Interventions can reduce school exclusion but the effect is temporary

This Campbell Systematic Review examined the impact of interventions to reduce exclusion from school. School exclusion, also known as suspension, involves the removal of pupils from regular teaching for a period during which they are not allowed to be present at school. In some extreme cases, the pupil is not allowed to come back to the same school (expulsion).

The review summarised 37 studies, reporting 38 interventions’ effect sizes. Most studies were from the US (n=33) and the UK (n=3). All of them were randomised controlled trials.

The evidence suggested that school-based interventions are effective at reducing school exclusion during the first six months after the intervention (effect size =+0.30), but that this effect is not sustained. Some specific types of interventions showed more promising results than others. Of the nine different types of school-based interventions included in the review, four types (enhancement of academic skills, counselling, mentoring/monitoring and skills training for teachers) showed positive results in reducing exclusion. However, based on the number of studies involved, the researchers suggest that results must be treated with caution.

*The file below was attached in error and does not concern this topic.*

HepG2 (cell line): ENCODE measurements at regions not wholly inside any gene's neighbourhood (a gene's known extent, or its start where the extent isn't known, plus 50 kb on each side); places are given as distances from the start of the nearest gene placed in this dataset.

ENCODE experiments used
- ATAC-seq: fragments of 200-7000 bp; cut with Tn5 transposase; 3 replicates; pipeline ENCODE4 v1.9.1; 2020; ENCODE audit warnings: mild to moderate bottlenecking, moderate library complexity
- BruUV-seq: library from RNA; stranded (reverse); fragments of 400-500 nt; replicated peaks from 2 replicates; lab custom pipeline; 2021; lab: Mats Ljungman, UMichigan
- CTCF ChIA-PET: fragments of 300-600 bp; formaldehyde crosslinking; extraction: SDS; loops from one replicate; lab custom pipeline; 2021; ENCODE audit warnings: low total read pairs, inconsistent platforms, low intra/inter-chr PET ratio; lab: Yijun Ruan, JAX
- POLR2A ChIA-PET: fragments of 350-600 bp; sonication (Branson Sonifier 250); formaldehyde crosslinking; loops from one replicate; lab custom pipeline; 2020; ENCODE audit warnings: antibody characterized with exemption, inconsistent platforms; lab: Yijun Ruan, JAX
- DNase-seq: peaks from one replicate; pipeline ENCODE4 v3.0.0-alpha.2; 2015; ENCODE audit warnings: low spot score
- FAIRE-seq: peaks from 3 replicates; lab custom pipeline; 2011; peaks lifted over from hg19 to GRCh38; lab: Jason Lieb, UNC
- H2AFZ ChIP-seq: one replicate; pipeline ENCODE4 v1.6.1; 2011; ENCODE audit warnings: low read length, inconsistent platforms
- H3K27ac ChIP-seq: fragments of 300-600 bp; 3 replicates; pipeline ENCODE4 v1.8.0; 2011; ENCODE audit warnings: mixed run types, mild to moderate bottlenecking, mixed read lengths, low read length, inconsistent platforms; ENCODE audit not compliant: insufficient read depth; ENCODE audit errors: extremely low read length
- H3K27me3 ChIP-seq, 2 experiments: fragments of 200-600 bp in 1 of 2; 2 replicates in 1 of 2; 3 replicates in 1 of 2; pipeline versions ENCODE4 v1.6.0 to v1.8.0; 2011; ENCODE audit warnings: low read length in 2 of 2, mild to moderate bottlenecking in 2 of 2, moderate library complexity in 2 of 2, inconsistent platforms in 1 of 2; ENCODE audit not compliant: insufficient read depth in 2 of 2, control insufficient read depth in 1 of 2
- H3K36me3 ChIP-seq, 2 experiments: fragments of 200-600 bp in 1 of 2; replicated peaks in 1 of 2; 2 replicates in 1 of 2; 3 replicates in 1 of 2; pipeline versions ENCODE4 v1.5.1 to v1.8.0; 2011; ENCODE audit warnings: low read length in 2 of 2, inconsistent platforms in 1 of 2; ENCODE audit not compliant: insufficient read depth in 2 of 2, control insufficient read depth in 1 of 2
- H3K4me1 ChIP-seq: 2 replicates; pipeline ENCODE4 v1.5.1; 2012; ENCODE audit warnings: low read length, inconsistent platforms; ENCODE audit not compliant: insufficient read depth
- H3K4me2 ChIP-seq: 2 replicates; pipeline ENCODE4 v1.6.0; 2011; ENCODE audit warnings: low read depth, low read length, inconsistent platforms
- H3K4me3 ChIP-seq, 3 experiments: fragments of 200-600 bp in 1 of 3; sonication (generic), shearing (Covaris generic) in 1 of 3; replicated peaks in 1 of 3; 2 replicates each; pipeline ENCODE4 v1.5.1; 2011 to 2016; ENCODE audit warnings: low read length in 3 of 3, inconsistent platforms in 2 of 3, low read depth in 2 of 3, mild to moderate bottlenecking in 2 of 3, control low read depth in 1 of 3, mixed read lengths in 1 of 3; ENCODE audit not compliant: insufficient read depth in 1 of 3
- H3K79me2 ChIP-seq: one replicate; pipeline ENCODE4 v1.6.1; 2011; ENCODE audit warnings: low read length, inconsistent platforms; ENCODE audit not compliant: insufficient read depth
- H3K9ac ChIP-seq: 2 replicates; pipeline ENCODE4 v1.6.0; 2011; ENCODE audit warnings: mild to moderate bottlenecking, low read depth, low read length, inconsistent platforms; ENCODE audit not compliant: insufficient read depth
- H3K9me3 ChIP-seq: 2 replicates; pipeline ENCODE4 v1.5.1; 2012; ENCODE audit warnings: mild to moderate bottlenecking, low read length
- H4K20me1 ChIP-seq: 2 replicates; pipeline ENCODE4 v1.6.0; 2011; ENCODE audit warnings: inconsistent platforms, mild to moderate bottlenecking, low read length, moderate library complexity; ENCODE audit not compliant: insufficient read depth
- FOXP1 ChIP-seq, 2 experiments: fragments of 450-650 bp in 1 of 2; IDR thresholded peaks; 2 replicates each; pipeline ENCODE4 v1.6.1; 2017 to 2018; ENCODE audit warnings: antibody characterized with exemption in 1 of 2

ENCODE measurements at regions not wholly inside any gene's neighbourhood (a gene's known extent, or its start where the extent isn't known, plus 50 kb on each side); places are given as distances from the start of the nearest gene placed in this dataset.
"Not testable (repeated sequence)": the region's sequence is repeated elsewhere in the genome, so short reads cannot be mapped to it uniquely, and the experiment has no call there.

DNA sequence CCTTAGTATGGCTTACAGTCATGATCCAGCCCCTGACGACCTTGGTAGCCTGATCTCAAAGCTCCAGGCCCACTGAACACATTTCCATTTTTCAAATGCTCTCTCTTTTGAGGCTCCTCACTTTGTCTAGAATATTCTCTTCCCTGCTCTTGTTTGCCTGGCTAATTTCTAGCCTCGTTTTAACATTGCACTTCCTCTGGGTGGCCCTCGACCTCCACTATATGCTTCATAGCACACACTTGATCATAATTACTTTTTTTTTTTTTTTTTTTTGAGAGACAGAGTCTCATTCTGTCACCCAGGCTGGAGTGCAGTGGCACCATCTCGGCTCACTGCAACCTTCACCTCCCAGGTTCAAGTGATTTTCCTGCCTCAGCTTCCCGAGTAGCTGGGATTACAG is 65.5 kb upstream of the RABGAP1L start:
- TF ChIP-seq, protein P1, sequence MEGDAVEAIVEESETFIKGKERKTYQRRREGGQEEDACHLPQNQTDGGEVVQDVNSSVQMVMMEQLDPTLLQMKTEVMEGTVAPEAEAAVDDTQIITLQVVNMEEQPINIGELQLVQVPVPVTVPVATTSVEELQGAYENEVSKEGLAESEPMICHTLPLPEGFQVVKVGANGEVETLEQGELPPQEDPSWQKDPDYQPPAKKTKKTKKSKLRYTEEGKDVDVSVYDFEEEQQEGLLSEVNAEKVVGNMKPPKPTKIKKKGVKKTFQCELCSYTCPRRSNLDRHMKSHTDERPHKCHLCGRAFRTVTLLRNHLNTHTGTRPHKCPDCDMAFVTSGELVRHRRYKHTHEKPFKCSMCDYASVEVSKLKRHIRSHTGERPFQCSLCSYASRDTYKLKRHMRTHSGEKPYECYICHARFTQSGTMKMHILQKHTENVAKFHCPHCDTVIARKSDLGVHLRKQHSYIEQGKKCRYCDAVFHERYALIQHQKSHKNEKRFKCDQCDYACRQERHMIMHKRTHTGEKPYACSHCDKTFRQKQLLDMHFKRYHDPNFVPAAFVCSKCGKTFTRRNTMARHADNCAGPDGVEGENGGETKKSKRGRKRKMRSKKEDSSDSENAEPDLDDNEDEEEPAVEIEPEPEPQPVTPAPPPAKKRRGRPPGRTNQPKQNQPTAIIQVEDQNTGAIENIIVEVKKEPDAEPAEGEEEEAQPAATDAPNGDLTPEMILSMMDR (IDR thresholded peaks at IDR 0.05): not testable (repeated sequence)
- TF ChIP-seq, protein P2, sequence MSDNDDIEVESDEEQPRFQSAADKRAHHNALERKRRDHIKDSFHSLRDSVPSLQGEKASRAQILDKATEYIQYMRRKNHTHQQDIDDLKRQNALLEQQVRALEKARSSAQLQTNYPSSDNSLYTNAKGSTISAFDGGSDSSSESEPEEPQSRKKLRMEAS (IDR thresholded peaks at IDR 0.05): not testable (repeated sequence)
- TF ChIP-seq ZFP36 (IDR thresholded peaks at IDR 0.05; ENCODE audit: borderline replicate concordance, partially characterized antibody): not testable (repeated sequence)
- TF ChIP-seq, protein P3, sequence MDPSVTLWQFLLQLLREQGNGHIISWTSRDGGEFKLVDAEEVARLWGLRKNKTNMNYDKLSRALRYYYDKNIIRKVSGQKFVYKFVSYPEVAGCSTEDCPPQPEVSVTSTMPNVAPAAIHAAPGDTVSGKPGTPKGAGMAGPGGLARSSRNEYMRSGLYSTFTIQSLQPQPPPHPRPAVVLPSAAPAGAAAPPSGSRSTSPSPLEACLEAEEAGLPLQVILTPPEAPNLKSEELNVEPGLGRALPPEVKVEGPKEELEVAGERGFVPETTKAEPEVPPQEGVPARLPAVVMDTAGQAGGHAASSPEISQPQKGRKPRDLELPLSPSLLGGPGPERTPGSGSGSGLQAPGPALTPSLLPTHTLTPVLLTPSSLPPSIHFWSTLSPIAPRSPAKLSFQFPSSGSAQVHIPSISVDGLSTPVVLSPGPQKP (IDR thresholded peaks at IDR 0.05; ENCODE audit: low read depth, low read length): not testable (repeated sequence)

Source: School-based interventions for reducing disciplinary school exclusion: a systematic review (January 2018), A Campbell Systematic Review 2018:1, Campbell Collaboration Crime and Justice Coordinating Group

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